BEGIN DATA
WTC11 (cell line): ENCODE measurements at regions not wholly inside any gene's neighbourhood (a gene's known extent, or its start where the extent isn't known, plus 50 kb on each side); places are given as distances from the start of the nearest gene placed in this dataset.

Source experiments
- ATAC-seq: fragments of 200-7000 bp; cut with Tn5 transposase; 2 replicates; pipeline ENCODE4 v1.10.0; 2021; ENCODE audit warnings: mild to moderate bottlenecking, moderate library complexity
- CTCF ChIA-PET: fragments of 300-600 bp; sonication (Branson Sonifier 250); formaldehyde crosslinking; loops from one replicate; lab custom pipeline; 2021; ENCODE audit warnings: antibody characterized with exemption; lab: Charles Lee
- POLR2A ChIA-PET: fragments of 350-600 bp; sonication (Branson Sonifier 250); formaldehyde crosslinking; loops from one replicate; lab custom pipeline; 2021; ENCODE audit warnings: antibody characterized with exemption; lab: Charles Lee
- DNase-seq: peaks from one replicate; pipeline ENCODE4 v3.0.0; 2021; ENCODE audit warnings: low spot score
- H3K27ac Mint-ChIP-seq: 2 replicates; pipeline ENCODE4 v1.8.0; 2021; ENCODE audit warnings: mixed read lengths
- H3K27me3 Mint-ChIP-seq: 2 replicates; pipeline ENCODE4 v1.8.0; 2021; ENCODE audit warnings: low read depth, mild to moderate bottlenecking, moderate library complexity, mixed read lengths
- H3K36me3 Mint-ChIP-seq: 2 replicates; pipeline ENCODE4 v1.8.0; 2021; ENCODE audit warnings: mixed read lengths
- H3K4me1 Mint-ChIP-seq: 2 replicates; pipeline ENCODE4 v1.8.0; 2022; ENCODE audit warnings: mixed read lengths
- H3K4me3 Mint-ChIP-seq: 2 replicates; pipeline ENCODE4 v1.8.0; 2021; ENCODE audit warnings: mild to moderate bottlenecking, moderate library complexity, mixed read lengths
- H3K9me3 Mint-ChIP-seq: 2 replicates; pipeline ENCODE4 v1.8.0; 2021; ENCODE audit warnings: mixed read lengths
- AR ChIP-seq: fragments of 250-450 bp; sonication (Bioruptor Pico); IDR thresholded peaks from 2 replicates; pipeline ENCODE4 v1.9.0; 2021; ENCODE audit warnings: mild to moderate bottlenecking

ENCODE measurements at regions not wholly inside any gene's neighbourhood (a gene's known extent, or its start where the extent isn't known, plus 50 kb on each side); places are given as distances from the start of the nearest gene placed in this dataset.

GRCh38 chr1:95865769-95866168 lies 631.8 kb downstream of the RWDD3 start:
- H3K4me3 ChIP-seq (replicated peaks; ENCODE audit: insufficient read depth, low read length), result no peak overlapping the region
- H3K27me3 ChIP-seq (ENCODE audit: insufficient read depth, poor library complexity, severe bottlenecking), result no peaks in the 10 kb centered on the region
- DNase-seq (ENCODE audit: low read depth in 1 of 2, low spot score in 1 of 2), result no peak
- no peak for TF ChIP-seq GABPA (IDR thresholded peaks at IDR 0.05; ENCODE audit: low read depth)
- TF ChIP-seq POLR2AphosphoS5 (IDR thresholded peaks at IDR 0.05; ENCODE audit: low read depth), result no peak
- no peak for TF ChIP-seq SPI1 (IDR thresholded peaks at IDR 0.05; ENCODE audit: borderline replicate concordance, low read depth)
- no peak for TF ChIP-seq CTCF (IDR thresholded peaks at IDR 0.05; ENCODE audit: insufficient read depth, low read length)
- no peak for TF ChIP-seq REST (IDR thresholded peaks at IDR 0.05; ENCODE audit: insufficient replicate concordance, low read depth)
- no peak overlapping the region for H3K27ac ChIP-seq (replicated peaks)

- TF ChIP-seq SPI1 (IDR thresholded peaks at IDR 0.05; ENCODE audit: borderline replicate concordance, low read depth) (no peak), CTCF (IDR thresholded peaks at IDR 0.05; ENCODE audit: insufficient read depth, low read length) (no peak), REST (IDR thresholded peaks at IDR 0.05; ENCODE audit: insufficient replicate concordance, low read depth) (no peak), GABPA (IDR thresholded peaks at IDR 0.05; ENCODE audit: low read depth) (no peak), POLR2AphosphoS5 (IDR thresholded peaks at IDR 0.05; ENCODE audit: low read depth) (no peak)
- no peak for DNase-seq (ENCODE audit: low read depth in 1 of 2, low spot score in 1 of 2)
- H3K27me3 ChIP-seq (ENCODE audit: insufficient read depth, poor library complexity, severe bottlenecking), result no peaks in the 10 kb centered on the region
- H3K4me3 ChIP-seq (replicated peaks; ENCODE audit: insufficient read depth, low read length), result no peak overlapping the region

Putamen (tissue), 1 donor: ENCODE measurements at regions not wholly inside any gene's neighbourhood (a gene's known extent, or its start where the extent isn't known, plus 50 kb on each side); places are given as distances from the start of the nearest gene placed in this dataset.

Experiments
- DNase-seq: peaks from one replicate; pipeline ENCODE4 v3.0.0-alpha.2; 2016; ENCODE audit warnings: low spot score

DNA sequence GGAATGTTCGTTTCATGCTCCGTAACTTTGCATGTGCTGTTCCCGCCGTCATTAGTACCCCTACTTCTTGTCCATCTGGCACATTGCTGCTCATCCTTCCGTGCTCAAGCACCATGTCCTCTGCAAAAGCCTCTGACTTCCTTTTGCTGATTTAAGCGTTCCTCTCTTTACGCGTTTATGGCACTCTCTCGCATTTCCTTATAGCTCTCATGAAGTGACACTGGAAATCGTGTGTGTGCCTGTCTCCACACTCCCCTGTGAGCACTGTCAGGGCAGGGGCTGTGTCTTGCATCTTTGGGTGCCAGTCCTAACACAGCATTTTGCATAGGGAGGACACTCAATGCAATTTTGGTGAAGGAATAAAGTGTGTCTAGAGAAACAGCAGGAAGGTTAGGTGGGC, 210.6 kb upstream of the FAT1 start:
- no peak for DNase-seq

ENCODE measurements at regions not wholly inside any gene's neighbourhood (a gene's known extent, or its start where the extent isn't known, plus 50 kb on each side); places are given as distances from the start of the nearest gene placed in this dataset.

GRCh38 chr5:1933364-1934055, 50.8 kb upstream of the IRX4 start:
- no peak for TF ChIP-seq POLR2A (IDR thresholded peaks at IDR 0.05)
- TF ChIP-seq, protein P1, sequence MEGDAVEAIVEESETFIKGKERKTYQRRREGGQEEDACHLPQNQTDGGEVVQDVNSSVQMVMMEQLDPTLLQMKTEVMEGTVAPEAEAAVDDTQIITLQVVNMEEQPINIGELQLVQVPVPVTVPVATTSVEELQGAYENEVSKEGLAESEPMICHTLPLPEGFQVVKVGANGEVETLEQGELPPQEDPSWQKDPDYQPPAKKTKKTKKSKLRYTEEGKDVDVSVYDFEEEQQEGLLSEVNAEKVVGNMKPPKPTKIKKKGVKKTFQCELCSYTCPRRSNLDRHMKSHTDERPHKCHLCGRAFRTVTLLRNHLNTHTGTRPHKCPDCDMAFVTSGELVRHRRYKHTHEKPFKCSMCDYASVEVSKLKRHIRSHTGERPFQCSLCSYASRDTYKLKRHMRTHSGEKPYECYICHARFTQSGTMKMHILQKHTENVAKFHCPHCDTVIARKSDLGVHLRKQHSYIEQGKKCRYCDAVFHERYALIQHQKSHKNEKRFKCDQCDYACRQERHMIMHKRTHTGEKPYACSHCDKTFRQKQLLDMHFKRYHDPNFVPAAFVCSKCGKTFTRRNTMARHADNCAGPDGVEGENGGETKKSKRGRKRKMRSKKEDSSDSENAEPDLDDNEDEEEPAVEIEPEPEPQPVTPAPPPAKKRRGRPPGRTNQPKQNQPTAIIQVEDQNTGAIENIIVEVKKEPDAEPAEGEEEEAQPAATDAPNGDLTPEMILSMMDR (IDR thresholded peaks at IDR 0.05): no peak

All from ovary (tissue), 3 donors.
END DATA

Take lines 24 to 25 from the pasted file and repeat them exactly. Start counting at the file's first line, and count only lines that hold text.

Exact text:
- no peak overlapping the region for H3K27ac ChIP-seq (replicated peaks)

- TF ChIP-seq SPI1 (IDR thresholded peaks at IDR 0.05; ENCODE audit: borderline replicate concordance, low read depth) (no peak), CTCF (IDR thresholded peaks at IDR 0.05; ENCODE audit: insufficient read depth, low read length) (no peak), REST (IDR thresholded peaks at IDR 0.05; ENCODE audit: insufficient replicate concordance, low read depth) (no peak), GABPA (IDR thresholded peaks at IDR 0.05; ENCODE audit: low read depth) (no peak), POLR2AphosphoS5 (IDR thresholded peaks at IDR 0.05; ENCODE audit: low read depth) (no peak)